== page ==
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SPRING AWAKENING Stunning and Provocative Now Through March 16

SPRING AWAKENING Stunning and Provocative Now Through March 16

Marin Musical Theatre Company's stunning and provocative production of Spring Awakening is a no-holds-barred, deep dive into repression, control and the painful process of growing up. Based on the 1891 play of the same name by Frank Wedekind, the show is set in the authoritarian Germany of the late 19th century, but the percussive beat of modern alternative rock makes clear that everything old is new again.

As then, today's teens -- rushing headlong to the edge of the precipice between innocence and sexual awakening -- are often left to navigate the abyss on their own. And just like Spring Awakening's Wendla, Melchior and Moritz did, teens still face the pressures of societal norms that seek to regulate the purity of women's bodies and repress healthy, human sexuality, especially when it's gay. The genius of Steven Sater's book and lyrics and Duncan Sheik's music, is that they connect the shadow and shame of 19th century Germany to 21st century American's mores. It is, indeed, the bitch of living. Playing now through March 16 at the Novato Theater Company, Spring Awakening is a gripping, must-see musical that is masterful in its portrayal of adolescents coming of age.

Director Jenny Boynton had the daunting task of guiding the actors through the show's intense subject matter and she handled it beautifully. The cast's honest portrayal of characters simulating masturbation, baring their bodies in scenes depicting first-time sex and males passionately kissing each other can almost certainly be attributed to the trust that was built between the cast and director.

It doesn't hurt that the music is so damn good; poignant and soaring, then convulsive and rebellious. It won Sheik and Sater the Tony for Best Original Score (and seven more, including Best Musical). The opening number, "Mama Who Bore Me," sets the emotional tone and timbre of the show and is sung by Emily Dwyer as Wendla. Dwyer imbues Wendla with all the scared excitement and curiosity of a girl on the verge of adulthood. In the opening, her sister has just had her second baby and still, Wendla hasn't a clue about how it happened. She's desperate for information about how babies are made and begs her mother (Kristine Ann Lowry shines, playing all the Adult Women with flawless skill) for answers, but mom can't overcome her own reticence and fear in order to educate her daughter about sex.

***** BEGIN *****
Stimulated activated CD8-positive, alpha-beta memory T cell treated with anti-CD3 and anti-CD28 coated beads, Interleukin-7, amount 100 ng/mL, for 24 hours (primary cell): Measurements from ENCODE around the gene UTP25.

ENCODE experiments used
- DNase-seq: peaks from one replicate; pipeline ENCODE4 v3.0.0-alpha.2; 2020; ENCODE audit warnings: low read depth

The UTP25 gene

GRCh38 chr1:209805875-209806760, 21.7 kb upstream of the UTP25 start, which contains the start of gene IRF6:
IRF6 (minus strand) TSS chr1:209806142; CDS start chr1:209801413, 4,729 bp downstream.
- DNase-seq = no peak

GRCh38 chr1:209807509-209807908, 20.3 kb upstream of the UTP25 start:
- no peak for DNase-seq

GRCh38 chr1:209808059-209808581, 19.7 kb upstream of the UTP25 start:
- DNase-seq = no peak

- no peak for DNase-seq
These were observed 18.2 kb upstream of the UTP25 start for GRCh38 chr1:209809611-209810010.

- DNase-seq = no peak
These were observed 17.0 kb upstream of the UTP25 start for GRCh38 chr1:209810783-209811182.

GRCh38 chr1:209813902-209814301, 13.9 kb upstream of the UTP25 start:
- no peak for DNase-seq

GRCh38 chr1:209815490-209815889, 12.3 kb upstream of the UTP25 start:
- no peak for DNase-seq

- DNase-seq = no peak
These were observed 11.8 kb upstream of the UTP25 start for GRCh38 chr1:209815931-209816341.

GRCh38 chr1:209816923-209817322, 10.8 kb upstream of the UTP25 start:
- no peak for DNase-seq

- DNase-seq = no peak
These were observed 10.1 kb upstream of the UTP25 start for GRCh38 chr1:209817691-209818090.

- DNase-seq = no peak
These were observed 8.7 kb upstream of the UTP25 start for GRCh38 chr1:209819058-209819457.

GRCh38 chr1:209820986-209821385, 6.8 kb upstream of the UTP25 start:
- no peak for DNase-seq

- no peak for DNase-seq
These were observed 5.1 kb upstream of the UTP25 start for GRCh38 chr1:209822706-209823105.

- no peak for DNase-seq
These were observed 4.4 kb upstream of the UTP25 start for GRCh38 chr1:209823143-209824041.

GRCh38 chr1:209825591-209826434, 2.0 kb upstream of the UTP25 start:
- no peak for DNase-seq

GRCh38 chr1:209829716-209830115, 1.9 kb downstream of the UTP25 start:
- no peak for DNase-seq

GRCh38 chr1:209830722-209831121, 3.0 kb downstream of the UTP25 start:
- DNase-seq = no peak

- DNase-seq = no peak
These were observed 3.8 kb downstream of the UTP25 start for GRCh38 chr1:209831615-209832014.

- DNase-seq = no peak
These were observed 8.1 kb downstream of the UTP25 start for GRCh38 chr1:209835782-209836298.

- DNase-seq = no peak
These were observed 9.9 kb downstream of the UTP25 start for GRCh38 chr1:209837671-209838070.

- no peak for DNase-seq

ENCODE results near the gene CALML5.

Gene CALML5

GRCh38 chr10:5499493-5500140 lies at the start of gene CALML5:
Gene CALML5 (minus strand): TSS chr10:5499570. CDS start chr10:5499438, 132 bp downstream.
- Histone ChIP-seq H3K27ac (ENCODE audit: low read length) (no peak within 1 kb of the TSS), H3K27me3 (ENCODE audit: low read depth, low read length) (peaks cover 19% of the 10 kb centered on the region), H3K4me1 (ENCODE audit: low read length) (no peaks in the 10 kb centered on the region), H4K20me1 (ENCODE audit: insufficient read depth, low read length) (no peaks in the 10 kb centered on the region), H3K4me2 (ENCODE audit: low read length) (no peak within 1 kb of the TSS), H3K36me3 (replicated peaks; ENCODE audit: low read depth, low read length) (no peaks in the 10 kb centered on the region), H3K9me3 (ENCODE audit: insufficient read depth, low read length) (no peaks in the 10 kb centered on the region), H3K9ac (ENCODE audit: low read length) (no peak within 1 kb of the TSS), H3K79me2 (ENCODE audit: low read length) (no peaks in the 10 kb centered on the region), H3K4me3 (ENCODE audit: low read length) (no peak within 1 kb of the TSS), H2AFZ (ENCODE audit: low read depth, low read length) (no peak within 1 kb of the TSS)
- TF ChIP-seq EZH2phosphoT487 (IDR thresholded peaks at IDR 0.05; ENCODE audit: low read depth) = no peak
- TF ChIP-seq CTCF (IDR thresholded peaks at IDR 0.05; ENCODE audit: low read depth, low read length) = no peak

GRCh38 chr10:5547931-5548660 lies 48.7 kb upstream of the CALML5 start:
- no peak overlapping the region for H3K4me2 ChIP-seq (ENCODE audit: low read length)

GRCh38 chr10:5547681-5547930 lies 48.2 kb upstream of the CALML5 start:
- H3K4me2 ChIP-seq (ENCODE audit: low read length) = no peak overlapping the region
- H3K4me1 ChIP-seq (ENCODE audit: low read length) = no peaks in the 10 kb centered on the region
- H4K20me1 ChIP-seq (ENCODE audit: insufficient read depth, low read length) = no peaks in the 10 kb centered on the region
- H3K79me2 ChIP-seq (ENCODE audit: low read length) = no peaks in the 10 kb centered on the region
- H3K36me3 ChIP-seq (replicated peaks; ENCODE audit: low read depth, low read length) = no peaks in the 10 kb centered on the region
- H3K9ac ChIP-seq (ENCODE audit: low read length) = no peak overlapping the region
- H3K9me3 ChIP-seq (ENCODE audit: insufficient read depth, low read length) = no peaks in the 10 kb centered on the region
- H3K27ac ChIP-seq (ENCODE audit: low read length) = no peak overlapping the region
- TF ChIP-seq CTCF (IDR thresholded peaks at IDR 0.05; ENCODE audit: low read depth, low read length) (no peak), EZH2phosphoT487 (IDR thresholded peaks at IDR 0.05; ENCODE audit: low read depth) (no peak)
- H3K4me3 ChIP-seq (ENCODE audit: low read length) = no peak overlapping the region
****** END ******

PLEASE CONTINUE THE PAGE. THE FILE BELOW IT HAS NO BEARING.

Both will end up regretting this when Wendla's budding hormones find her in the embrace of Melchior, and she eventually ends up pregnant. Ryan Hook is superb as the smart but angry Melchior, a freethinker who has more modern views about sexuality than the rest of the boys in his class. This leads his anxiety-ridden friend Moritz (played with spot-on neurotic intensity by the talented Tyler Gable) to ask him for a crib sheet on sex, complete with illustrations, which Melchior readily supplies.

Choreography by Katie Wickes unleashes the inner turmoil of the characters, translating feelings into raw, demanding stomps and defiant fist-pounding rages that connect the audience to the torment and confusion raging inside the teen's bodies and minds. The fight choreography was less impressive, but the dancing throughout was brilliant.

Spring Awakening is a shock to the senses. The ragged voices of repressed youths have been shamed into compliance by a society seeking only to mold and control them. They cry out to the teachers, preachers and adults in their lives. They ache to be heard and seen, and finally to be honored and loved, but their needs are left unanswered.

During the final scene, the hopeful green of their spring awakening gives way to a more mature and bruised purple of summer as the entire company sings "The Song of Purple Summer." In an inspired ending not done on Broadway, Boynton and Wickes give us tableaus of what might have been. As the lament of 'Purple Summer" is being sung, Wendla's mother explains how babies are made. Moritz and Melchior's parents hug them instead of rebuking then and we see others connect as well, showing that indeed there is another way. It was unexpectedly heart-wrenching to get a glimpse of how things could have gone without the overlay of parental fear and societal control.

Marin Musical Theatre Company provided a sheet in the program entitled "You Are Not Alone." It was a list of community resources for suicide prevention, domestic violence assistance, abortion information and grief counseling. Together with the show, this list may save some lives. Theatre at its best gives us a window into reality and that can lead to change. It can resonate and truly make you feel like you're not alone, reaching an audience at a deeper level than mere instruction can ever aspire to. Go out and support this wonderful cast and the message that they share so honestly and artistically.

Now thru March 16
Book by Steven Sater based on the Play by Frank Wedekind
Music by Duncan Sheik
Lyrics by Steven Sater
Marin Musical Theatre Company

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